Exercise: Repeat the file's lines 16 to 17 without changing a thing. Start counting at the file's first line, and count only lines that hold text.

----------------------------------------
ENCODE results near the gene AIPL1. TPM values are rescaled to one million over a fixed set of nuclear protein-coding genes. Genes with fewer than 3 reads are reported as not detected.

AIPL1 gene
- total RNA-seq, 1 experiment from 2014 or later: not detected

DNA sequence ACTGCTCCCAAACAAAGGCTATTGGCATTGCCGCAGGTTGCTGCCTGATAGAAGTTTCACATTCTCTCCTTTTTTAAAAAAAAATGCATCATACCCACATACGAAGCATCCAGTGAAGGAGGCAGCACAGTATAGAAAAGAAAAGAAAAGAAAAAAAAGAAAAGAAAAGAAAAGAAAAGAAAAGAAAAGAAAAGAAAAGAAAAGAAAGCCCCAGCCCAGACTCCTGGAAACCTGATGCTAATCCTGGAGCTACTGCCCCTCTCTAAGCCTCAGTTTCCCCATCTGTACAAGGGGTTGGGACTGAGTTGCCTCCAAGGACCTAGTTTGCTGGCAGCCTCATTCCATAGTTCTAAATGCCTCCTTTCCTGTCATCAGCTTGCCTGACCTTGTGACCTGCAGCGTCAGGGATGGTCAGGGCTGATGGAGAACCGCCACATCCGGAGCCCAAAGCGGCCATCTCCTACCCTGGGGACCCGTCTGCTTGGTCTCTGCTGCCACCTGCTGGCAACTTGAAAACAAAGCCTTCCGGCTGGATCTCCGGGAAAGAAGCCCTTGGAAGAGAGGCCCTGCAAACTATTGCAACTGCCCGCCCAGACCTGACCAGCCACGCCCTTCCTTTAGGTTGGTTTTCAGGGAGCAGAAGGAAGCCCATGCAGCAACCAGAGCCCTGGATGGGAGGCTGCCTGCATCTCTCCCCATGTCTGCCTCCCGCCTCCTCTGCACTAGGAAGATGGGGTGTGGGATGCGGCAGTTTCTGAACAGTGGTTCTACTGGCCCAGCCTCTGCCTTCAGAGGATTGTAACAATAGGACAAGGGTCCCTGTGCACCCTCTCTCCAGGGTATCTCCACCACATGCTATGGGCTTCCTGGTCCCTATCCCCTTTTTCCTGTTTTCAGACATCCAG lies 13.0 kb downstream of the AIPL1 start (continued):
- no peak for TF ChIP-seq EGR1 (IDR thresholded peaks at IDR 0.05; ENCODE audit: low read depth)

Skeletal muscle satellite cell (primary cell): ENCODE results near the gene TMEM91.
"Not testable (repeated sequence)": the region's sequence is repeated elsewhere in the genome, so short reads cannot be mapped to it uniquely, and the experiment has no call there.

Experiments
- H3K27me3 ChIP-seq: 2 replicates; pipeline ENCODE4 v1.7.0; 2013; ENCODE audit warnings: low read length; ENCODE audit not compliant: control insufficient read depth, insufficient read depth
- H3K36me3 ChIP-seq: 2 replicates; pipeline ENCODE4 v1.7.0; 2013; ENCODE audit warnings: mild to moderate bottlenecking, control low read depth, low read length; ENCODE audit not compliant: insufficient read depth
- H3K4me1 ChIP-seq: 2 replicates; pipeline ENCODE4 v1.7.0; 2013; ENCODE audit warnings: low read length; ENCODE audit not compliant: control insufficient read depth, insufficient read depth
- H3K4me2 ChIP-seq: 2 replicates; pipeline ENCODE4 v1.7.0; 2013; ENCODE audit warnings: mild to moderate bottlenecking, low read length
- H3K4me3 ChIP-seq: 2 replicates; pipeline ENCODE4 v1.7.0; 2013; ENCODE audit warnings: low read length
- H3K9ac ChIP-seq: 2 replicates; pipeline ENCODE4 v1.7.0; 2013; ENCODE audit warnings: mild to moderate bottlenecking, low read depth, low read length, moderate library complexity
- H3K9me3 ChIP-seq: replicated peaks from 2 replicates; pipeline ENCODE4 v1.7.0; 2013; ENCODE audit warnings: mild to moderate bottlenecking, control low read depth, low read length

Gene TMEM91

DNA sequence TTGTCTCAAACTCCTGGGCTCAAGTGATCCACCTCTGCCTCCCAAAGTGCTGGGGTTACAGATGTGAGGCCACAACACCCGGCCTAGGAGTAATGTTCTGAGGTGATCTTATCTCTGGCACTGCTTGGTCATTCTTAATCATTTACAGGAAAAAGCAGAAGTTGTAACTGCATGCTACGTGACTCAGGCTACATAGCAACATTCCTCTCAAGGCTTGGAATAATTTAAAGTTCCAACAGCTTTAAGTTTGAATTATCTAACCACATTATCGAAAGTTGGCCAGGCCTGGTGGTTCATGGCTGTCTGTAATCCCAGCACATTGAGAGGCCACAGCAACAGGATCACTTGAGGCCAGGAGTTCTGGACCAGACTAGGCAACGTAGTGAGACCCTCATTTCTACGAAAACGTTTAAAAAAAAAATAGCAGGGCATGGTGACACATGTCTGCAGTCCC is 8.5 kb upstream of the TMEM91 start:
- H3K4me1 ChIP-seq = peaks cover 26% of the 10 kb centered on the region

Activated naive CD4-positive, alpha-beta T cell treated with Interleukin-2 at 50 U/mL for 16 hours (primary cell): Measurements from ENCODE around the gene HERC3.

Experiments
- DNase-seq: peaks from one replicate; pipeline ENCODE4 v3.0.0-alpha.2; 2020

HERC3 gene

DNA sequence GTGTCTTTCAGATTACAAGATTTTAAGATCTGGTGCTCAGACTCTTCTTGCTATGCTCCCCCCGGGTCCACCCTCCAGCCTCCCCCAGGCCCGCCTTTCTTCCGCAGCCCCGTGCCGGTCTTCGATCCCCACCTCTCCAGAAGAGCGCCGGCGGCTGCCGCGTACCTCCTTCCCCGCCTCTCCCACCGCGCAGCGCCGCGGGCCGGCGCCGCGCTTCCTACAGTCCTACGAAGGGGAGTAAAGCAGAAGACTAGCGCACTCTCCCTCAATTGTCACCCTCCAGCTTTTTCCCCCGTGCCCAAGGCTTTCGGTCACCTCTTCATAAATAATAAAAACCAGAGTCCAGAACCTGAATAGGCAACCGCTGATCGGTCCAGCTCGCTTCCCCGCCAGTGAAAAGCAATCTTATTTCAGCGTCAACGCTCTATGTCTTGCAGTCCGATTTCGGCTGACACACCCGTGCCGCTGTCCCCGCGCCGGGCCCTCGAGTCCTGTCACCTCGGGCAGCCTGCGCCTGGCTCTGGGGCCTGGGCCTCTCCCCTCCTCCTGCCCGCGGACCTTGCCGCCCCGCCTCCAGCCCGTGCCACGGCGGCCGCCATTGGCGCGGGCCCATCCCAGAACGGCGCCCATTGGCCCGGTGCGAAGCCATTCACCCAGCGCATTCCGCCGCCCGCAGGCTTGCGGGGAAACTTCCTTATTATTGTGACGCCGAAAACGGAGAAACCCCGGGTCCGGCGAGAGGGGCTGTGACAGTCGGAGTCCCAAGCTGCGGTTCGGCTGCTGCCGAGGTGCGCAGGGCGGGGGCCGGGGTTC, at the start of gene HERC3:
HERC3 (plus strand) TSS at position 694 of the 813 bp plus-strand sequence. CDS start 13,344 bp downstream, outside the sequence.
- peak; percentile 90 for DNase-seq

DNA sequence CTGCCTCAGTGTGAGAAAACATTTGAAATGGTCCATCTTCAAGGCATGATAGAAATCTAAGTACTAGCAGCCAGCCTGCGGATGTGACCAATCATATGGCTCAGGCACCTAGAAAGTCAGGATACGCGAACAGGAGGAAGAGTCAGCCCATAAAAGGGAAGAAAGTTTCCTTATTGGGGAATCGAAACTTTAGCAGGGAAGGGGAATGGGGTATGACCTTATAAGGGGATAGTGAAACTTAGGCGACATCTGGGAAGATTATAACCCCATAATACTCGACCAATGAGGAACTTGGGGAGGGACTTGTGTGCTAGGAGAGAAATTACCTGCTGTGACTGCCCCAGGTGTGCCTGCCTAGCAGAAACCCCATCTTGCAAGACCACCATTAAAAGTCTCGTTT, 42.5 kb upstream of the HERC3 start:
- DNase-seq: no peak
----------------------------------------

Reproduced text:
Gene TMEM91

DNA sequence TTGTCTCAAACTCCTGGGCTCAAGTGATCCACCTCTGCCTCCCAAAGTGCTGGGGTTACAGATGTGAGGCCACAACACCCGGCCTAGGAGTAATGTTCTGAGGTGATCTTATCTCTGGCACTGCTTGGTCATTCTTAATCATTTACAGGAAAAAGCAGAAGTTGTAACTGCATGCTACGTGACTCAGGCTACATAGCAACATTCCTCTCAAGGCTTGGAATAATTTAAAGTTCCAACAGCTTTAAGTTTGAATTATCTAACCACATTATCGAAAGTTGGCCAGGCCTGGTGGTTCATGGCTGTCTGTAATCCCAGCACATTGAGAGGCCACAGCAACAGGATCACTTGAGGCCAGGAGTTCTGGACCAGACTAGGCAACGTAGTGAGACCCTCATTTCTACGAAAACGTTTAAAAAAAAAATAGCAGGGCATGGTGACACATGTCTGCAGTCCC is 8.5 kb upstream of the TMEM91 start: